I am not an urban planner and am not equipped to offer real-world solutions. But if I were in such a position, I would start with the question, “What do you want here for the long-term?”

If it were up to me, I would secure my long-term value. For this region, that includes the non-material — but high land value — need to safeguard this relatively tiny gem of real estate. It also includes the phasing out of cheap thrill attractions and moving toward long-term planning and zoning that ensures future development that is secured by a meaningful conservation plan. Regarding a future economy I would think, for example, that Laconia is the perfect nest for a lot of high-tech companies. And, yes, maybe we are a bit far from Harvard — but if we tried a little harder?

So, here’s the choice; You can continue to allow the tight magnetic core of local business to own this area’s future, or, you can organize and choose to lay down long-term, achievable goals to save this area’s pristine qualities.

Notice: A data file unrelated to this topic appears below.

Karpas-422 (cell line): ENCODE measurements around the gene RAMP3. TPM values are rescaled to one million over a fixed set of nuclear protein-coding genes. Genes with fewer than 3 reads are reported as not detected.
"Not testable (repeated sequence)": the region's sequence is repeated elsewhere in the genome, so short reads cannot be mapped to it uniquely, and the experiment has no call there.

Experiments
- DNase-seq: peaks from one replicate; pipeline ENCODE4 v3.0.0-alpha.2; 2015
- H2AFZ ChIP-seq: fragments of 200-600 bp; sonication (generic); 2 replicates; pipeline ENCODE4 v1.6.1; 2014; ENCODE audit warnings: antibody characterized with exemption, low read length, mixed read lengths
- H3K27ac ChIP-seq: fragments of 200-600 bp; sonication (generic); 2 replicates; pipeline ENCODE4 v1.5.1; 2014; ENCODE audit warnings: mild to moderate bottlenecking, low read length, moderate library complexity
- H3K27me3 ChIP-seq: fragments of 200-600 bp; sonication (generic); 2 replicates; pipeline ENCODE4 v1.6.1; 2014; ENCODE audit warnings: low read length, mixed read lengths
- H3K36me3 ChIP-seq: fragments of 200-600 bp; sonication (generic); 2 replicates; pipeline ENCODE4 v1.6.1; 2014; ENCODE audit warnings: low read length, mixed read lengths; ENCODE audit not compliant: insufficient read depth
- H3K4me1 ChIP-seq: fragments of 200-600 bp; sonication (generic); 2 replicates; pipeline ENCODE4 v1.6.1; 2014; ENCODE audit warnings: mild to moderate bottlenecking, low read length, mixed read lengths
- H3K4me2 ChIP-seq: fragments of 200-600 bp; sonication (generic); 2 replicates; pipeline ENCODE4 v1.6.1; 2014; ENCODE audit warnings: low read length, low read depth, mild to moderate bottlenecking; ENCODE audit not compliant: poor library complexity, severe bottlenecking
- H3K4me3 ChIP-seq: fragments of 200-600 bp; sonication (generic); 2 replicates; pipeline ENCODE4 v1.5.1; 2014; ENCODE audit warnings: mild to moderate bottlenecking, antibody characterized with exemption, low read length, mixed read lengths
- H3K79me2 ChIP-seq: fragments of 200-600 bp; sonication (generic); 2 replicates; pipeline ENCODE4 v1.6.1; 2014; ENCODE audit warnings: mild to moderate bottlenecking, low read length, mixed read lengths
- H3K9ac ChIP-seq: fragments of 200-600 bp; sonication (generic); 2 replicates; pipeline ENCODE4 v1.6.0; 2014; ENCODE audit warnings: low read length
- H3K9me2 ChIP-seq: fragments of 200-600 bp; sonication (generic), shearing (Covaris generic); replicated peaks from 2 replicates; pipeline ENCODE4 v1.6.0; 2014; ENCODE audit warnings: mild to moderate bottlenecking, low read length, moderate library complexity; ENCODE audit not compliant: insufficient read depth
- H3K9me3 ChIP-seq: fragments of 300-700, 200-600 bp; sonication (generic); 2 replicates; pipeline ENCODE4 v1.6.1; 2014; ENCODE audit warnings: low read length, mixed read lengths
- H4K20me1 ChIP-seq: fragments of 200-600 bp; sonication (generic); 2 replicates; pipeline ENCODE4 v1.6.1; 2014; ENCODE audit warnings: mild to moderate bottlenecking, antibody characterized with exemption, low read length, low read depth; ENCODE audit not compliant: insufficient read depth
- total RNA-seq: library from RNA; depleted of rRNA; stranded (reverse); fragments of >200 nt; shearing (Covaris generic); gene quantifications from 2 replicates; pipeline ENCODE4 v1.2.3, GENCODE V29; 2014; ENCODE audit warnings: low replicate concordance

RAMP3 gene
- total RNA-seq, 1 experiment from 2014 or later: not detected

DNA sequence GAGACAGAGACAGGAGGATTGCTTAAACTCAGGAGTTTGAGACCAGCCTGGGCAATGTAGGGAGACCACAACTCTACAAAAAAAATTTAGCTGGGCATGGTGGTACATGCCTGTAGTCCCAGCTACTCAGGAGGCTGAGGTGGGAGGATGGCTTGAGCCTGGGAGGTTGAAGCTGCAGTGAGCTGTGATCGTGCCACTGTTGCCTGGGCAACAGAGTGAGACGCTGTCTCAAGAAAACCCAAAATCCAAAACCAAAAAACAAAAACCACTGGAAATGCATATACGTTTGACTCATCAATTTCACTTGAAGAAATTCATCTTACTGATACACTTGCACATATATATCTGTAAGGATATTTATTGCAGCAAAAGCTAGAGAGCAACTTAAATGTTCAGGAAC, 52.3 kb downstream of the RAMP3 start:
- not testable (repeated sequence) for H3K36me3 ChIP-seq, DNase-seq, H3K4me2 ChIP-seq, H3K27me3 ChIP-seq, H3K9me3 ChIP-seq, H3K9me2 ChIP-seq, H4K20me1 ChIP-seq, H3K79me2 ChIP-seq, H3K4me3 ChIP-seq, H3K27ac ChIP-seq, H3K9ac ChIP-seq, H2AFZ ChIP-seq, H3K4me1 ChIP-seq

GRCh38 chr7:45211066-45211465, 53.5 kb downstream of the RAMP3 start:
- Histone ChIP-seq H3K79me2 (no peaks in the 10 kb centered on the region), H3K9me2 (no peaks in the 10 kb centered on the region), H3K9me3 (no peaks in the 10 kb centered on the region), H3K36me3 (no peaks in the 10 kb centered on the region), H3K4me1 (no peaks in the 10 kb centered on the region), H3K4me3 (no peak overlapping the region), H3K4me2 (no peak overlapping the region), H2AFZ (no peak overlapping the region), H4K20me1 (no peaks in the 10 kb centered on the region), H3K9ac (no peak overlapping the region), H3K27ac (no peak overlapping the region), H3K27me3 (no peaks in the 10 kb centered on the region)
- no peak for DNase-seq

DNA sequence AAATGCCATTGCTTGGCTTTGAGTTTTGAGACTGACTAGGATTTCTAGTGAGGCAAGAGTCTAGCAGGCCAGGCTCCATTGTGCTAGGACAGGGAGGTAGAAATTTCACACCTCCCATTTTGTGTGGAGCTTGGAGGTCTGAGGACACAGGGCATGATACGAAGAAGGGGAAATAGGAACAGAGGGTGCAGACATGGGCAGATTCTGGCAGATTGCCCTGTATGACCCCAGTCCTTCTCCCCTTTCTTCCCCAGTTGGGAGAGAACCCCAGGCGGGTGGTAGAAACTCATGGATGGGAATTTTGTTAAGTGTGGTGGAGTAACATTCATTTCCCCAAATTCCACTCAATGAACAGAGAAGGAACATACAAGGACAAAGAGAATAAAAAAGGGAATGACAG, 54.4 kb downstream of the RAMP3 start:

The Lakes Region is a perfect emerald gem that came to you without occlusions. It is the goose that laid the golden egg of your tourism business. Kill the goose and it is lost forever. The record salmon, invasive species and lake pesticide usage are the starting losses here...and it’s happening right now before your eyes.

There is still time to put a damper on mindless, cancerous short-term gain. Having said that, I suppose there will always be a market for cheap thrills. But that market doesn’t pay out anywhere near the foresight of our neighbors in, say, Wolfeboro or Burlington. I would hope that regional towns are now working together in the spirit of conservation that this world-class plot of land deserves.

Paul B. Utiger
Laconia

  • Written by Mike Mortensen
  • Category: Letters
  • Hits: 378

4-H is grateful to be part of Bert Southwick's legacy